A Blueprint for the Way Things Ought to Be


In the end, some will say, it’s just words on paper with a fancy-sounding name attached.

A Platform for Action, it is called, and it emerged after 12 days of wrangling in Beijing at the United Nations’ Fourth World Conference on Women. It is the product of the imaginations, the indignation, the tears and sweat and hope of women from 189 nations around the globe.

And what, I have heard women here wonder, can this manifesto do for me? What possible difference could such a thing make in my life?

After all, they may say, we are not Nigerian peasant women who are legally enjoined from inheriting land. We are not dirt-poor Bangladeshis who need $100 micro-loans to plant our crops. We don’t subject our daughters to genital mutilation. We already have laws here against spousal rape. We already have mandatory education for girls.


Even Bella Abzug, the former New York congresswoman who was active at the conference, admitted to a reporter that “What American women struggle for is the icing on the cake compared to women in developing nations.”

Funny, though. Efforts to make tiny loans to poor American women have taken root all over the country. Doctors who serve immigrant communities in San Diego can tell you that genital mutilation is practiced on our very shores. And American shelters for battered women are full of wives who will tell you just how hard it is to sexually refuse a batterer.

It may be helpful to look at the Platform for Action this way: Would you rather have the Bill of Rights to rely on in a court of law, or would you prefer to put your faith in the wisdom and compassion of the system and just hope things turn out for the best?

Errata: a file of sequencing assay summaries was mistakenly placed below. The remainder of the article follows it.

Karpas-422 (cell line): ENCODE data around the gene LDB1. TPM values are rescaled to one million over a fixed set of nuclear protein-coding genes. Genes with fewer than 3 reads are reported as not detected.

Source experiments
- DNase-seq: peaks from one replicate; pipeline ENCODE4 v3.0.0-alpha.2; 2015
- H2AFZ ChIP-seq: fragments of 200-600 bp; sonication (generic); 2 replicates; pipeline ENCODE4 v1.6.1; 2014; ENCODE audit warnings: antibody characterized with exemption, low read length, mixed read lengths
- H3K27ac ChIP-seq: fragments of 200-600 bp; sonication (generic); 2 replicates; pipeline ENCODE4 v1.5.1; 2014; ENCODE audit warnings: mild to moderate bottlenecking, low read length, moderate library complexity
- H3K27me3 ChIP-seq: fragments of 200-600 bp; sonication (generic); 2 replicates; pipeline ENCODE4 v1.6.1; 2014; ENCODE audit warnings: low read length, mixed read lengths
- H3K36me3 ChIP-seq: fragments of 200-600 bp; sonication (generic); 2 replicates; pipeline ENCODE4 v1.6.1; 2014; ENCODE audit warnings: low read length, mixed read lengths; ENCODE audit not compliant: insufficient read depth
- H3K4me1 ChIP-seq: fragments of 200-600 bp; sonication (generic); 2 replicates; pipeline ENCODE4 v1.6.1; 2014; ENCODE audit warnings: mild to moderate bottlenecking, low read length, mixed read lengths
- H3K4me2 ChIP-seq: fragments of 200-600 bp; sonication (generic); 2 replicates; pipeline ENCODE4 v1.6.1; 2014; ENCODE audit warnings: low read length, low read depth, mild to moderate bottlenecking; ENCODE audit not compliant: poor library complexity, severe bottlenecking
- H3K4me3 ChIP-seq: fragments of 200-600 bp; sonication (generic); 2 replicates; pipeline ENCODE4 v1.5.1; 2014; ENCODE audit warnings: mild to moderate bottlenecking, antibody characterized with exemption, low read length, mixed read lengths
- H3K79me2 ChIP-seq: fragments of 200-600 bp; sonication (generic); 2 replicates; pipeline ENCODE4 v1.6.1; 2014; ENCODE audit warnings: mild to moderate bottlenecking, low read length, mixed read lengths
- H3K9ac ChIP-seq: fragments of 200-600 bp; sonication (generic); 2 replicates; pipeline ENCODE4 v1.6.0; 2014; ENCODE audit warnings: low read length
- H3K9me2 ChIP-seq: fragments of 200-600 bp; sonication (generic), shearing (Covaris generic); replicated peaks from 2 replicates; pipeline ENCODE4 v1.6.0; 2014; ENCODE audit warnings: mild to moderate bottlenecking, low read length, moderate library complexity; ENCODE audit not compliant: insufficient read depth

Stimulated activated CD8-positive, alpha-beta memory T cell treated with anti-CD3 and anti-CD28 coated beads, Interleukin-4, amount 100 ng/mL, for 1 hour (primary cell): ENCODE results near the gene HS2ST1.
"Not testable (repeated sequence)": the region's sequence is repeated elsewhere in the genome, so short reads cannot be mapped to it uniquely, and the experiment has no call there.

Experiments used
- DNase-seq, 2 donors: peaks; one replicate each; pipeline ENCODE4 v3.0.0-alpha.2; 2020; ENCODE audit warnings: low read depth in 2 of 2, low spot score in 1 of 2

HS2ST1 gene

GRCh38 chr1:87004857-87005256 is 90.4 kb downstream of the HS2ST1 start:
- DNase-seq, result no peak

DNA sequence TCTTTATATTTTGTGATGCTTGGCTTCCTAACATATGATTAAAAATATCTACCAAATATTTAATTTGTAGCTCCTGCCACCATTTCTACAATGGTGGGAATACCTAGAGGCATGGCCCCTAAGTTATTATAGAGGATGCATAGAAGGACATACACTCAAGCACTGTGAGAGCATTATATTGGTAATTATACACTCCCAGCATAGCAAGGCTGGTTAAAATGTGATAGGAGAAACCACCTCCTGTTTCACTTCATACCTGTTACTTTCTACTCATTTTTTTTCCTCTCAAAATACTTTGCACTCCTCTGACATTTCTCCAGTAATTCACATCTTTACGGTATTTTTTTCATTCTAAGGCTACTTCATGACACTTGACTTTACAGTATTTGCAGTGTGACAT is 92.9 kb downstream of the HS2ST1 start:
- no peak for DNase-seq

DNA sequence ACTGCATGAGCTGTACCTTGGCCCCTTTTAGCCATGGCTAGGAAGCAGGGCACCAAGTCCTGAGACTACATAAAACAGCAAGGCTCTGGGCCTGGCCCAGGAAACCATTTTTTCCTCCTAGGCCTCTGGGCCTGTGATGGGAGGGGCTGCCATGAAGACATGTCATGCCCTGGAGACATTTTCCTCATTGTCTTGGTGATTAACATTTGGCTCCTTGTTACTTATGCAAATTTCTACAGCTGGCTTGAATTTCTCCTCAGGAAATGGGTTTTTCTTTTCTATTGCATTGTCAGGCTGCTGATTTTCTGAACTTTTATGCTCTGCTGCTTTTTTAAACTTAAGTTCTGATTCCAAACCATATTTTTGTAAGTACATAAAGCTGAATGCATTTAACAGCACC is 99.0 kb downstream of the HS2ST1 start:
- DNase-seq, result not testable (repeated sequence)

The Platform for Action may just be words on paper, but it is also a blueprint for the way things ought to be.

Which is why, from some corners of America, there have been howls of protest. Before, during and after the conference, which ended Friday, conservative religious groups raised objections to a laundry list of words and phrases in the Platform for Action.

The inclusion of “sexual orientation” as a human right was opposed by some who claimed that this would lead to the legitimization of bestiality and pedophilia. (Some gay women said they felt betrayed when, in a last-minute compromise, the phrase was dropped in favor of the word sexuality .)

There were objections to the use of the word families as opposed to family because the plural implies (to some) a denigration of the heterosexual family unit of father, mother and children. (In the end, the document used family but allowed that people have different definitions of the word.)

A nutty controversy over the use of the word gender instead of sex was stirred up by some conservatives who claimed that this was a transparent attempt to legitimize homosexuality, transsexuality and bisexuality. (In truth, gender was used merely to describe the social roles of men and women, which differ between cultures and which change over time, as opposed to sex , which has a fixed, biological meaning.)

Perhaps the strongest criticism of the Platform for Action, and indeed the entire conference, was that it was anti-family.


James Dobson of the radio ministry Focus on the Family said the conference represented “the biggest threat to the family that has ever occurred in the history of the world.”

Beverly LaHaye of Concerned Women for America said that in the conference document, “Motherhood is belittled and the family is seen as the foundation of abuse.”

In response to the platform’s assertion that “the right of a woman to control her own fertility is basic to a woman’s enjoyment of all other rights,” Diane Knippers of the Institute on Religion and Democracy said: “This is simply, factually inaccurate. I am unable to have children and therefore cannot ‘control’ my fertility. It is ludicrous to suggest that somehow this inhibits my enjoyment of other human rights.” (Is it just me, or is she, by personalizing the issue, missing the point about the relationship between family planning and economic independence?)

As you wonder just what this document may mean to the life of the average American woman, bear in mind the agendas of those who have raised their voices in opposition.

Beware the people who would deny you the icing on the cake.